|Date(s):||June 15, 1839|
|Tag(s):||African-Americans, Race-Relations, Slavery|
|Course:||“Rise And Fall of the Slave South,” University of Virginia|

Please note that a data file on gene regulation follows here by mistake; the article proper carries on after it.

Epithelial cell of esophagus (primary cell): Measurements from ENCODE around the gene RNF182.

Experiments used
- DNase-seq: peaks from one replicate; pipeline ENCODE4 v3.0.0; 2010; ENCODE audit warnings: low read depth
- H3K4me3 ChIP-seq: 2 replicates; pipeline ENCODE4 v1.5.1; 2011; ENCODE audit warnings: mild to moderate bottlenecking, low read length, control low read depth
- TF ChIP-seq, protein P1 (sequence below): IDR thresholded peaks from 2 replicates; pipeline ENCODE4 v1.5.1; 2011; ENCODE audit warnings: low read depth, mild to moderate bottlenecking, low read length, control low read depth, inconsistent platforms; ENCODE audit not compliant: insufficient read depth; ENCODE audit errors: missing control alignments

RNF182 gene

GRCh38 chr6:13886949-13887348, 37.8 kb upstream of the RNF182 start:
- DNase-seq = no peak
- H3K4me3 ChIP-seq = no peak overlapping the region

One subscriber of the African American newspaper The Colored American, from Frederick County, Maryland, confessed in a letter to the editor that he was probably making sacrifices in subscribing for your paper. Though he was taking a risk as a reader he also writes to inform the editors that the anti-slavery cause is rapidly gaining ground in this section of the country. The African American papers acted as a source to unite free blacks across the country and make their motives known to the rest of the country. The papers offered a means for the abolitionist groups and movement to spread throughout the country. Not only did the freemen in Maryland believe that the abolitionist movement was strong, but Thomas Hamilton, a European traveler through America, believed that it was highly probable that Maryland will not long continue to be disgraced by the existence of slavery within its boundariesnor is there any possible reason why the system of slave labour might not be instantly abolished. In the 1830s, the abolitionists cause was growing through the establishment of African American newspapers. These were published in the North but traveled south to enslaved people, or free blacks living in the South. One such paper was The Colored American, established in 1839 in New York by three men; Samuel Cornish, Philip Bell, and Charles Bennett Ray. The mission of The Colored American was the moral, social, and political elevation of the free colored people; and the peaceful emancipation of the slaves. The paper aimed to give coverage to abolitionist activity in the North and help advance the cause of African Americans liberty across the entire country. Author James Horton believes African-American Newspapers succeeded in providing both a political and social link for black people throughout America. Many free blacks in the South subscribed to the paper because it gave them a sense of hope, as they read about African Americans changing society in the North, even though it was a risk for them to subscribe.